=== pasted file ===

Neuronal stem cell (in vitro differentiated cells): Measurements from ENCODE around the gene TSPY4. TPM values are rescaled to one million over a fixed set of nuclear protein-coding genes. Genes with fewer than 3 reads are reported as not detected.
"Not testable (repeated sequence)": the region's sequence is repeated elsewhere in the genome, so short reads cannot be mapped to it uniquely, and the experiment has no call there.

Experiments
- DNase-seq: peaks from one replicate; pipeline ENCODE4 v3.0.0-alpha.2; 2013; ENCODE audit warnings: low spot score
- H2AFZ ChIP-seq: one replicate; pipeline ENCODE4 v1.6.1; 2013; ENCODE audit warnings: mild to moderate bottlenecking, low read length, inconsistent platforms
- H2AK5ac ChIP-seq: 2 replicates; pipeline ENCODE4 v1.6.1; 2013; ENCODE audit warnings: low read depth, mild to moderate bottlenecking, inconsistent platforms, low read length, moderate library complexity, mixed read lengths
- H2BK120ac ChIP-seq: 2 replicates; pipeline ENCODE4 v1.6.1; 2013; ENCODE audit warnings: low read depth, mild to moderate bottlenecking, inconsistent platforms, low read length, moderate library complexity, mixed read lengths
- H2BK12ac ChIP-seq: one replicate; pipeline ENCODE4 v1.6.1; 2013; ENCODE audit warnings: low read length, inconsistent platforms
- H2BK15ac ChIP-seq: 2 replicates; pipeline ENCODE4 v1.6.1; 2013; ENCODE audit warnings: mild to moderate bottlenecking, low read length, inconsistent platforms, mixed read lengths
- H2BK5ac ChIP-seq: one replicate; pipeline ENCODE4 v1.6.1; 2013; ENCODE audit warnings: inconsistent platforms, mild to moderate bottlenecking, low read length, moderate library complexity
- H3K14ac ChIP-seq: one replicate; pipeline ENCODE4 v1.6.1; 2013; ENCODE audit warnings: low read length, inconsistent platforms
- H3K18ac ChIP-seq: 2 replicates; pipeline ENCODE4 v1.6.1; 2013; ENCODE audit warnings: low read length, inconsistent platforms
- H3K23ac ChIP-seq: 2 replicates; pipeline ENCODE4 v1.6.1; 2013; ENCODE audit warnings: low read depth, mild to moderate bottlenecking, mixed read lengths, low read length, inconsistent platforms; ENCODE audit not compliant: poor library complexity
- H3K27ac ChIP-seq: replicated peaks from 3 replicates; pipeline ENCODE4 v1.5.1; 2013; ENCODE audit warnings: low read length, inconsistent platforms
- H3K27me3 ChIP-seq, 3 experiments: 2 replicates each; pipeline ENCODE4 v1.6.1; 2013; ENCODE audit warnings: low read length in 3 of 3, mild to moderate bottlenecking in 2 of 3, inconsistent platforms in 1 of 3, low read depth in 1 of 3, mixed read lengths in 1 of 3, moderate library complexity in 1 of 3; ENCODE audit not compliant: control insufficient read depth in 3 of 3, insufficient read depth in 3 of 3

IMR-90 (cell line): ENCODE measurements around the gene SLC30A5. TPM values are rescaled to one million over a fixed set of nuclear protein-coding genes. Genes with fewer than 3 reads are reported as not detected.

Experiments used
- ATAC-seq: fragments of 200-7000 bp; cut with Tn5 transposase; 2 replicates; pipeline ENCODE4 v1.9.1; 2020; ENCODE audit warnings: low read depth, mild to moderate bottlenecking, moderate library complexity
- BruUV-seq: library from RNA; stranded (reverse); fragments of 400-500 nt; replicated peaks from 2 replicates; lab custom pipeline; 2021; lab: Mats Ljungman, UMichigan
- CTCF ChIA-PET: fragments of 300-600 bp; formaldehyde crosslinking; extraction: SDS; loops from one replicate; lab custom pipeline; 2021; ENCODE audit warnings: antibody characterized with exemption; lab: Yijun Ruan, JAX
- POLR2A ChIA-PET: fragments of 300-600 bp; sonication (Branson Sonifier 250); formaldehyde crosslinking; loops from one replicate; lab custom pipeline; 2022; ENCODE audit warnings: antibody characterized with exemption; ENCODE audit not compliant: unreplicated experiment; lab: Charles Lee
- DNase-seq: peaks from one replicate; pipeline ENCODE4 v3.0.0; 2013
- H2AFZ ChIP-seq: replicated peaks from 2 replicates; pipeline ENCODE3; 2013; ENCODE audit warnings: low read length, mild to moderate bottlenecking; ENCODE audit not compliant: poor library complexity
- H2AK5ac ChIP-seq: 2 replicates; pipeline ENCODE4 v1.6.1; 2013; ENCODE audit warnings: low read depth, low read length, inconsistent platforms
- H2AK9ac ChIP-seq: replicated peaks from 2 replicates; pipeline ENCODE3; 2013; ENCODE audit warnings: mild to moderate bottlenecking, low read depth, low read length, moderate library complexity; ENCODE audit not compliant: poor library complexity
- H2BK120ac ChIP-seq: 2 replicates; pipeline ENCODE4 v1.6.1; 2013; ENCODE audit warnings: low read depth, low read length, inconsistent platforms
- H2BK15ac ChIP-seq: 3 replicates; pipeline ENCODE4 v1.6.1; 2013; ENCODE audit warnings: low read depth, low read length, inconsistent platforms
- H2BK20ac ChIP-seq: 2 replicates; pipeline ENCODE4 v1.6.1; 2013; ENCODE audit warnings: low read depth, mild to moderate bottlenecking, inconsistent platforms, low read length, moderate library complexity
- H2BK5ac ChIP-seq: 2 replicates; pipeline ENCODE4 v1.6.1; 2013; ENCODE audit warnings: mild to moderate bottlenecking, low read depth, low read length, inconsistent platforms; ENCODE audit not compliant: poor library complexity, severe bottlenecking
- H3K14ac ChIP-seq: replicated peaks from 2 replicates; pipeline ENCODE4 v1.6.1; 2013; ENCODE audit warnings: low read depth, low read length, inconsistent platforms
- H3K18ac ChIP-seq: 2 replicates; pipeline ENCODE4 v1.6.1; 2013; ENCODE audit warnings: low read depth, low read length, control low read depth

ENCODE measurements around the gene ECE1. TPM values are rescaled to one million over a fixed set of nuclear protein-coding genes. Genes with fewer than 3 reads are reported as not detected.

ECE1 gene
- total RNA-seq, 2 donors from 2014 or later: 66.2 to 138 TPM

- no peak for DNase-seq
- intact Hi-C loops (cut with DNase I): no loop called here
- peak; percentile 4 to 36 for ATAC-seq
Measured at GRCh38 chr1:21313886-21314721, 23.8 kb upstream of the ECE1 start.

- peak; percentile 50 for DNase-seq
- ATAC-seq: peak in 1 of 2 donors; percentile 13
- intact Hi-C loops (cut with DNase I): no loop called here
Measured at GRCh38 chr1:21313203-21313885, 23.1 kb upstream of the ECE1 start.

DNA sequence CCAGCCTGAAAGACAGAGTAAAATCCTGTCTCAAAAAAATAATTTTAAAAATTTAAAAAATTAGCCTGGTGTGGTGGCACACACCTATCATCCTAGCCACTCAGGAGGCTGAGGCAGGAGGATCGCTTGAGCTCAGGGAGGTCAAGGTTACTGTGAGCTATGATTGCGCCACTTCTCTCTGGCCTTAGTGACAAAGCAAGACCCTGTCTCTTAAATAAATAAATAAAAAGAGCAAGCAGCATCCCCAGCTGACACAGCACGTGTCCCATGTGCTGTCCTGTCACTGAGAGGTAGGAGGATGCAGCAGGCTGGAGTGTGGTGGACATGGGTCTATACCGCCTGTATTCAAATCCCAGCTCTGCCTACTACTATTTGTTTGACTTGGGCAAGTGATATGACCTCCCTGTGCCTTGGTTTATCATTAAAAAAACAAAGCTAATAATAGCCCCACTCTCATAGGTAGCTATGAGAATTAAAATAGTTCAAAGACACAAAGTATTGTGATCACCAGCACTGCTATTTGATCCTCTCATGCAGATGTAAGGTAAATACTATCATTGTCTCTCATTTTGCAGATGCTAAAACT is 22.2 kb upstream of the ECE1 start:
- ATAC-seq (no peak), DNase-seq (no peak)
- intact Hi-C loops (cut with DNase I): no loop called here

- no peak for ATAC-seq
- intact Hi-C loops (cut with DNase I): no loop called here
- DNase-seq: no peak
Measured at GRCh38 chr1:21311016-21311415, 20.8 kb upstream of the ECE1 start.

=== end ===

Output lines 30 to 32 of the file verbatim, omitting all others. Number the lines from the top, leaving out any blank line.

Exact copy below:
- H3K14ac ChIP-seq: replicated peaks from 2 replicates; pipeline ENCODE4 v1.6.1; 2013; ENCODE audit warnings: low read depth, low read length, inconsistent platforms
- H3K18ac ChIP-seq: 2 replicates; pipeline ENCODE4 v1.6.1; 2013; ENCODE audit warnings: low read depth, low read length, control low read depth

ENCODE measurements around the gene ECE1. TPM values are rescaled to one million over a fixed set of nuclear protein-coding genes. Genes with fewer than 3 reads are reported as not detected.